• POSOCO expects close to 12 GW of solar power generation loss to the Indian grid during solar eclipse on June 21, 2020
  • It sees minimum impact of rooftop solar though even as average solar generation ramp down rate will be 102 MW per minute and ramp up rate will be 104 MW per minute
  • To compensate for the loss in power from solar power capacity, POSOCO has directed states to be ready with hydro, gas and thermal power reserves to mitigate any contingency

With 34.6 GW of solar PV installed by March 31, 2020 and constituting 9% of all grid connected installed power generation capacity of India, officials managing India’s power grid expect reduced solar power generation during the length of  the June 21, 2020 solar eclipse. They have started gearing up for the d-day prepping fast ramp-up of hydro power and natural gas to compensate for lack of solar power into the grid.

The cumulative installed power generation capacity of India as on March 31, 2020 was 370.106 GW.

The Power System Operation Corporation Ltd. (POSOCO) under the Government of India has released a report titled Indian Power System likely impacts and preparedness-A report, which estimates that solar generation will be reduced by 11.943 GW at the climax of the solar eclipse comparing the time to a normal clear sky day which would be IST 11.50 AM.

Maximum reduction will be experienced in the southern region with 4.721 GW, followed by a loss of power from 4.514 GW in the northern region, and 2.72 GW in the western region between IST 11.47 AM to 11.50 AM.

POSOCO says India’s average solar generation ramp down rate is expected to be 102 MW per minute while the ramp up rate will be 104 MW per minute. There’d be a minimum impact of solar rooftops, the report states. The POSOCO report also assessed irradiance data of the previous solar eclipse for various solar parks the country experienced on December 26, 2019.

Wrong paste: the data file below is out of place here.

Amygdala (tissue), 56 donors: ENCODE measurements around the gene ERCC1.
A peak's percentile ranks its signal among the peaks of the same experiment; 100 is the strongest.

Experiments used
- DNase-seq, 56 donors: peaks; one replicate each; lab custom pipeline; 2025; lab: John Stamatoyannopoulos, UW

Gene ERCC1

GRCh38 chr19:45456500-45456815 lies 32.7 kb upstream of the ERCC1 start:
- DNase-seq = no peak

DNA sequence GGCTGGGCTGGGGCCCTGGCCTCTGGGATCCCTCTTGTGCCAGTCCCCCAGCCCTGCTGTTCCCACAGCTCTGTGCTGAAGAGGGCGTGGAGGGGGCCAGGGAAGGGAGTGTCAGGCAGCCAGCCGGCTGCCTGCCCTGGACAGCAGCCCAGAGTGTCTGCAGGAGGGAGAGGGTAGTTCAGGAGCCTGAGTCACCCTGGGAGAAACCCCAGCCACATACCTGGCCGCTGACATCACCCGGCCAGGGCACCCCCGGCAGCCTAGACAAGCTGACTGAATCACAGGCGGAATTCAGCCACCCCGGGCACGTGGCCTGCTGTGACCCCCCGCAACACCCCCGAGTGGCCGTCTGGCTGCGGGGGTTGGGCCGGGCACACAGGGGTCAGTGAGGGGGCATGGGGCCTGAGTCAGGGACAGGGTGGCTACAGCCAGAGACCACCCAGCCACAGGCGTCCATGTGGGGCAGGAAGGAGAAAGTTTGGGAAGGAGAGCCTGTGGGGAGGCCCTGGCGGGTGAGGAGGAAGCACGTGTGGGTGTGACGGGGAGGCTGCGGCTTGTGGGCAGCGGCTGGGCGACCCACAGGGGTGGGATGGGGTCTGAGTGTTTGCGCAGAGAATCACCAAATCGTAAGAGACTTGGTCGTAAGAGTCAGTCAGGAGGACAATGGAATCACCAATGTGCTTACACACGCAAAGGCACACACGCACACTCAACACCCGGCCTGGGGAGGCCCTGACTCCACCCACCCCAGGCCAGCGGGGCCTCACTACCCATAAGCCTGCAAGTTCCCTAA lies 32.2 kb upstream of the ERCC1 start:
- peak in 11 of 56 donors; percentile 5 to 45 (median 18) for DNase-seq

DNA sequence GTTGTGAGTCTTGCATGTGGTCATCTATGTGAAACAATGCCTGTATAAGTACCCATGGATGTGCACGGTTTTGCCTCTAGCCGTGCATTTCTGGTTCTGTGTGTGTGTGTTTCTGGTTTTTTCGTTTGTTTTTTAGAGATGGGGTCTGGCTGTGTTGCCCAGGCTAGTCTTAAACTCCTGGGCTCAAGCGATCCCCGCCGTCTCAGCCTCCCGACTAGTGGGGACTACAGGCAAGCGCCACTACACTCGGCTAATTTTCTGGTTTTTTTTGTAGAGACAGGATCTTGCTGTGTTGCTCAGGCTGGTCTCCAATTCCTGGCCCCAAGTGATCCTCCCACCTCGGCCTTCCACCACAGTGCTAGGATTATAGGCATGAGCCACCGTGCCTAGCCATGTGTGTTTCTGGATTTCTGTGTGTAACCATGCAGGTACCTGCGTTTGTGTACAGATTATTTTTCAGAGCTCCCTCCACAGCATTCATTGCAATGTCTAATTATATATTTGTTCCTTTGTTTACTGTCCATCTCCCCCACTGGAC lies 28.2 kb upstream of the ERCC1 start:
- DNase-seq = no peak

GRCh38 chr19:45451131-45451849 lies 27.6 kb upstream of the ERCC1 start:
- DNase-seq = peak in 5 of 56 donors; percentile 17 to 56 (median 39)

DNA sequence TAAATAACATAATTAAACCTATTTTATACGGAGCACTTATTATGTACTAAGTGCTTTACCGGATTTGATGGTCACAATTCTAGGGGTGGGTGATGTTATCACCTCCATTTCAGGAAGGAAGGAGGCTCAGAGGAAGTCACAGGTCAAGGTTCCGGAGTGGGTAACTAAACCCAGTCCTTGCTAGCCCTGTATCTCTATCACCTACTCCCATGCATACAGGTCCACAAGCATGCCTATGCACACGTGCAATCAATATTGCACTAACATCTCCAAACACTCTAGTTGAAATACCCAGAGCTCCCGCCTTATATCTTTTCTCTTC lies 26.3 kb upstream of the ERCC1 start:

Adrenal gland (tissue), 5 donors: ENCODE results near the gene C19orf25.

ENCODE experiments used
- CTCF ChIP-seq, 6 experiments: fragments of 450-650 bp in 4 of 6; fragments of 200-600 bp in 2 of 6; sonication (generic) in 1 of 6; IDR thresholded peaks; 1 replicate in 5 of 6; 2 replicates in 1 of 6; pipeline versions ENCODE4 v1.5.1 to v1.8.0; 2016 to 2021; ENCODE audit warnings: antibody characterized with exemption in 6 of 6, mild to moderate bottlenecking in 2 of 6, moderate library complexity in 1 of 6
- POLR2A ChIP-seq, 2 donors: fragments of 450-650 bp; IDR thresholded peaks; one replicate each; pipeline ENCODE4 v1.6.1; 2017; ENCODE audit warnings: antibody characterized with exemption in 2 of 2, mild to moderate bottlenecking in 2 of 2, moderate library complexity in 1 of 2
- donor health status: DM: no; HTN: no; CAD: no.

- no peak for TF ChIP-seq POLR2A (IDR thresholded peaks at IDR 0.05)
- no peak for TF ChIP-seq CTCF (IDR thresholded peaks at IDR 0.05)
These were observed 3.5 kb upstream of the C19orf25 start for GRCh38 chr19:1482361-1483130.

Along with the solar eclipse, cloud cover due to the onset of monsoons in the country has also been factored in by analysts as has been the fact that the day is a Sunday which means there’d be reduced electricity demand compared to a weekday. Contributing to reduced power demand will be also the lockdown measures in place due to COVID-19.

“The management of likely reduction in solar generation of 8,900 MW with a ramp down rate of 102 MW per minute and increase of 10,362 MW after maximum eclipse time with a ramp up rate of 104 MW per minute requires high ramping resources with flexible characteristics. The high ramping resources such as hydro and gas available in Northern, Southern and Western region is proposed to be scheduled. All the states are advised to keep the sufficient reserves in their hydro, gas and thermal plants to mitigate any contingency during real time,” said POSOCO.

The path of visibility of the solar eclipse will start from Dwarka in Gujarat at IST 09.56 AM and end at Dibrugarh in Assam at IST 14.29 PM. It will also be visible from northern states of Rajasthan, New Delhi, Punjab, Western Uttar Pradesh and Uttarakhand.

The report can be viewed and downloaded online from POSOCO’s website for free.